Interviews with dozens of friends, teachers, colleagues and relatives suggest that Sotomayor is a more nuanced figure than the basic contours of her now-familiar biography: a Horatio Alger-like tale of transcending the odds facing a girl, diagnosed early with diabetes, who grew up in projects of the South Bronx with her mother after her father died of a heart attack when she was in the fourth grade. She would become the product of two Ivy League schools, the Manhattan district attorney's office and a New York law firm with a ritzy international clientele before she was made a federal trial judge, then elevated to the U.S. Court of Appeals for the 2nd Circuit.

At each phase, people who know her say, Sotomayor benefited from devoted mentors who navigated her firmly onto the next rung. But even as she sought their guidance, she has, at times, been openly hesitant about advancement.

She has worked since her student days to promote opportunities for fellow Latinos and maintains a hectic schedule of teaching and speaking engagements, driven to present herself as a role model. Yet she can, at times, be detached from ideology.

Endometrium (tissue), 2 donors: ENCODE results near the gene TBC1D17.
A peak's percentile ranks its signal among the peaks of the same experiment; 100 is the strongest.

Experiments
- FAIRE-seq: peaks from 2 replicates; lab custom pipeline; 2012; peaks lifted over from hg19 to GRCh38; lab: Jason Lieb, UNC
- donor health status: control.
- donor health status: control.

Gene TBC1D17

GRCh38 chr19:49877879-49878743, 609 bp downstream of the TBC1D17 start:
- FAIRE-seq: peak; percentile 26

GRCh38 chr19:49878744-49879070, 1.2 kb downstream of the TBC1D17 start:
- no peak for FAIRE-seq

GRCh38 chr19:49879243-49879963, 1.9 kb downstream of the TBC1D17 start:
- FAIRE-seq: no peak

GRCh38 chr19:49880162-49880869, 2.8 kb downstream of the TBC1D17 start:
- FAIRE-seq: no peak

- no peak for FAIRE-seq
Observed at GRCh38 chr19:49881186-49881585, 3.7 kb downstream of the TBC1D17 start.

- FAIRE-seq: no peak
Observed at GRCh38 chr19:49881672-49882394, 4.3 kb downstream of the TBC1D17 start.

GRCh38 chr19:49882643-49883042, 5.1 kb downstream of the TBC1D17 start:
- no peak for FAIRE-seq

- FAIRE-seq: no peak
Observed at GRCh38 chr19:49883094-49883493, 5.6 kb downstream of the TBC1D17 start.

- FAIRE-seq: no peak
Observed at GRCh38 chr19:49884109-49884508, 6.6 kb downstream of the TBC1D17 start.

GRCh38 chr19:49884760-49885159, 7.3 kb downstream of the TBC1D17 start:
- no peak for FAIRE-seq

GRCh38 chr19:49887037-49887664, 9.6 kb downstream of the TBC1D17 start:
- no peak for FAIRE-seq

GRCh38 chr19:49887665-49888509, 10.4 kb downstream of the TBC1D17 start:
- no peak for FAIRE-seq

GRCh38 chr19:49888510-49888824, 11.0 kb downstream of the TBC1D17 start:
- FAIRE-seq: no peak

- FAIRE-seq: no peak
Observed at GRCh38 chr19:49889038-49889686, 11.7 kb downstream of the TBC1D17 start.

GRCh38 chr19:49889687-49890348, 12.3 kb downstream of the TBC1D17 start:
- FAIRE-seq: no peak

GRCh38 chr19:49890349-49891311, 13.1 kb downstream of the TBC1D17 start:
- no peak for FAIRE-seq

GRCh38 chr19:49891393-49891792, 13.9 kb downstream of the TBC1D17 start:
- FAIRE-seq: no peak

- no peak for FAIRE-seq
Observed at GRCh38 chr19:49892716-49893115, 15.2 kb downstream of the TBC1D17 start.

She is steely and exacting, with a capacity for work so prodigious that it has frayed her most serious romantic relationships. Yet she remains, at times, vulnerable and emotional in public.

All along the way, she has been in settings in which her background has set her apart. Decades before Obama nominated her as the Supreme Court's first Latina, Sotomayor was one of a few minority students at a Catholic high school, one of the only Puerto Ricans at Princeton and on through Yale, until she eventually became the first Latina federal judge in New York state. Yet she came along at a time when she could see horizons in Puerto Ricans a bit older, could find that being a Latina offered advantages. As far back as high school, she had an example in Herman Badillo, the Bronx borough president who, in her junior year, became the first Puerto Rican in Congress.

"We were on that cutting edge," said Margarita Rosa, who recruited Sotomayor into a tiny Puerto Rican student group at Princeton and has been a close friend ever since, "where certain things were becoming possible."

At Every Stage, a Mentor

José Cabranes, who is now a judge and colleague of Sotomayor's on the 2nd Circuit, was her most influential early mentor. But he was just part of a chain of people who guided and invested in her at every turn in her life and career -- from the South Bronx to the federal judiciary.

As Sotomayor was growing up in a family in which no one had gone to college, people prodded her to excel.